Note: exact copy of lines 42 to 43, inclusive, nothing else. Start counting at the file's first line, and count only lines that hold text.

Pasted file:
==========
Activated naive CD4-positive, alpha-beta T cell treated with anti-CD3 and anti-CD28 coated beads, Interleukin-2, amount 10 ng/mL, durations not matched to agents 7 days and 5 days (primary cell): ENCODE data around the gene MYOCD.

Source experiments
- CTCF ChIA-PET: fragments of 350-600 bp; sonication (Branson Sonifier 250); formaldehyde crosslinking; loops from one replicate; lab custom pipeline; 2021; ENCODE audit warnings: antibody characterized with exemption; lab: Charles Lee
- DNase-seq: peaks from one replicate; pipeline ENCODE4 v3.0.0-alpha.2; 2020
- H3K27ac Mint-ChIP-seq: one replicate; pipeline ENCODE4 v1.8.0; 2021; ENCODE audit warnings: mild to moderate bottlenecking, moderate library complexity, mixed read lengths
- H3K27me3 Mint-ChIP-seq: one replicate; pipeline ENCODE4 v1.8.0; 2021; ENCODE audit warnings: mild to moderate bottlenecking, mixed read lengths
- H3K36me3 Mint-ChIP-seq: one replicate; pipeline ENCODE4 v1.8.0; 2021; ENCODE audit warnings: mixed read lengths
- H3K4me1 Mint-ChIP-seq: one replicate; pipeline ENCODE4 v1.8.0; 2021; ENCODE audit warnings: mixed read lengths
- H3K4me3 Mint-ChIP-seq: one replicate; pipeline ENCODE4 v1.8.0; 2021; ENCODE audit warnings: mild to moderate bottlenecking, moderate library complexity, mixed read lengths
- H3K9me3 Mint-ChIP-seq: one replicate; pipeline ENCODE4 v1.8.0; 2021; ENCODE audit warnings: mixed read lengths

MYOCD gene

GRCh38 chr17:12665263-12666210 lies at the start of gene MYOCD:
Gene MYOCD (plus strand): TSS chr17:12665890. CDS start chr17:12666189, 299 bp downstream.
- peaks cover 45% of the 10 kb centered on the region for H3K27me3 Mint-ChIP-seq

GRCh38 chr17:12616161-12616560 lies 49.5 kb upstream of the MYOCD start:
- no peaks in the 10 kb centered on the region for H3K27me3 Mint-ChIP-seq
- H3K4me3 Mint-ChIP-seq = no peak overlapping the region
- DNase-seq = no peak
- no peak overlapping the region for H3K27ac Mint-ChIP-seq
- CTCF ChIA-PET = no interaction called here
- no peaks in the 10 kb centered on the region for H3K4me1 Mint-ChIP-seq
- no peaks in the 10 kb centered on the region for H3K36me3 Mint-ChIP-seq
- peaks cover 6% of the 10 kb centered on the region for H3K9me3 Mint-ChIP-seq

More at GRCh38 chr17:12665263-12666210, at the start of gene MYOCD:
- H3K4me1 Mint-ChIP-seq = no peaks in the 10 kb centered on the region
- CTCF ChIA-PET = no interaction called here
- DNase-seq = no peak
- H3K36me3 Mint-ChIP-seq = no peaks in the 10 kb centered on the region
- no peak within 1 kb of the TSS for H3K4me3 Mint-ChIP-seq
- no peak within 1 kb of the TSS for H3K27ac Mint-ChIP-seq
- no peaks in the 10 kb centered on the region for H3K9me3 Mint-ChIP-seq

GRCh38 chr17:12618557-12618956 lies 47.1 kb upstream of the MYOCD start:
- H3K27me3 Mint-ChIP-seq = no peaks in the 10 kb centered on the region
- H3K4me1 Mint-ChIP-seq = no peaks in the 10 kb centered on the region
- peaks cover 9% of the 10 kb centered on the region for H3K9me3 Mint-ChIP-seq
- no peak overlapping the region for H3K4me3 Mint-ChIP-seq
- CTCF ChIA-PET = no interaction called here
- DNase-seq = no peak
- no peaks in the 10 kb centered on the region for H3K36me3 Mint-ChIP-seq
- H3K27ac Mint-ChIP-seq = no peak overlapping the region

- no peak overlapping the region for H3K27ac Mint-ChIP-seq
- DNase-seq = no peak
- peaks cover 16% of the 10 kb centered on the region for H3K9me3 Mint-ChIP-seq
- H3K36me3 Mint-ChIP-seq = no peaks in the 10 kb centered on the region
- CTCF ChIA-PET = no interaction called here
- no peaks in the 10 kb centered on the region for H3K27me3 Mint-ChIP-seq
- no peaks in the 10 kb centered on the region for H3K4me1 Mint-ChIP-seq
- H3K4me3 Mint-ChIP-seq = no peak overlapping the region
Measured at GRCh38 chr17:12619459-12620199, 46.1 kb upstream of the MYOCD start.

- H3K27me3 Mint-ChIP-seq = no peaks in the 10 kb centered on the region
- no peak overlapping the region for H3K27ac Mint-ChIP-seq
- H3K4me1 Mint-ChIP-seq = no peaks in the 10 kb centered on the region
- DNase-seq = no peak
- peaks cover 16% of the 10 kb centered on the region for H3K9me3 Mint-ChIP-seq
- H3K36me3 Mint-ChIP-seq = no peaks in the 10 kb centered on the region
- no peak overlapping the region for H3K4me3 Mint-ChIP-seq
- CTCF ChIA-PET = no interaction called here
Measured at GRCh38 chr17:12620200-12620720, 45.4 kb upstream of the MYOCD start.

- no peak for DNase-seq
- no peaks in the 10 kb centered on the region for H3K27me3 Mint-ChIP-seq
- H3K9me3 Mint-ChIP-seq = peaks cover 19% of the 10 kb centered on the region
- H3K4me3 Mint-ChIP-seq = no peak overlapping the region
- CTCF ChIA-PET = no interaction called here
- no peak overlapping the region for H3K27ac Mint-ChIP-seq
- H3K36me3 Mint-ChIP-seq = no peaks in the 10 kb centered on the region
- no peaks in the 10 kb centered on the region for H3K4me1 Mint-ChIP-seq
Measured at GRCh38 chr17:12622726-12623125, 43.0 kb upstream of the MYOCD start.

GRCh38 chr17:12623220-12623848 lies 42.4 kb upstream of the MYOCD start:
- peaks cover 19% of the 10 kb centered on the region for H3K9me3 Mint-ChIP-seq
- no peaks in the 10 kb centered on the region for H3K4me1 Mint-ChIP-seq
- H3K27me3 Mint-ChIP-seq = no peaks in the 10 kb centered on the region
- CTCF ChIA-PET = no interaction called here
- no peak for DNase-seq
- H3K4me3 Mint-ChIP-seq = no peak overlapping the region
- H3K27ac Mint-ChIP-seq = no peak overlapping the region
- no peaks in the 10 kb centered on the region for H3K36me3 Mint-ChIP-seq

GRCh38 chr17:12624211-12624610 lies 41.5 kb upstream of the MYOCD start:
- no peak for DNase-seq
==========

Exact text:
- DNase-seq = no peak
- peaks cover 16% of the 10 kb centered on the region for H3K9me3 Mint-ChIP-seq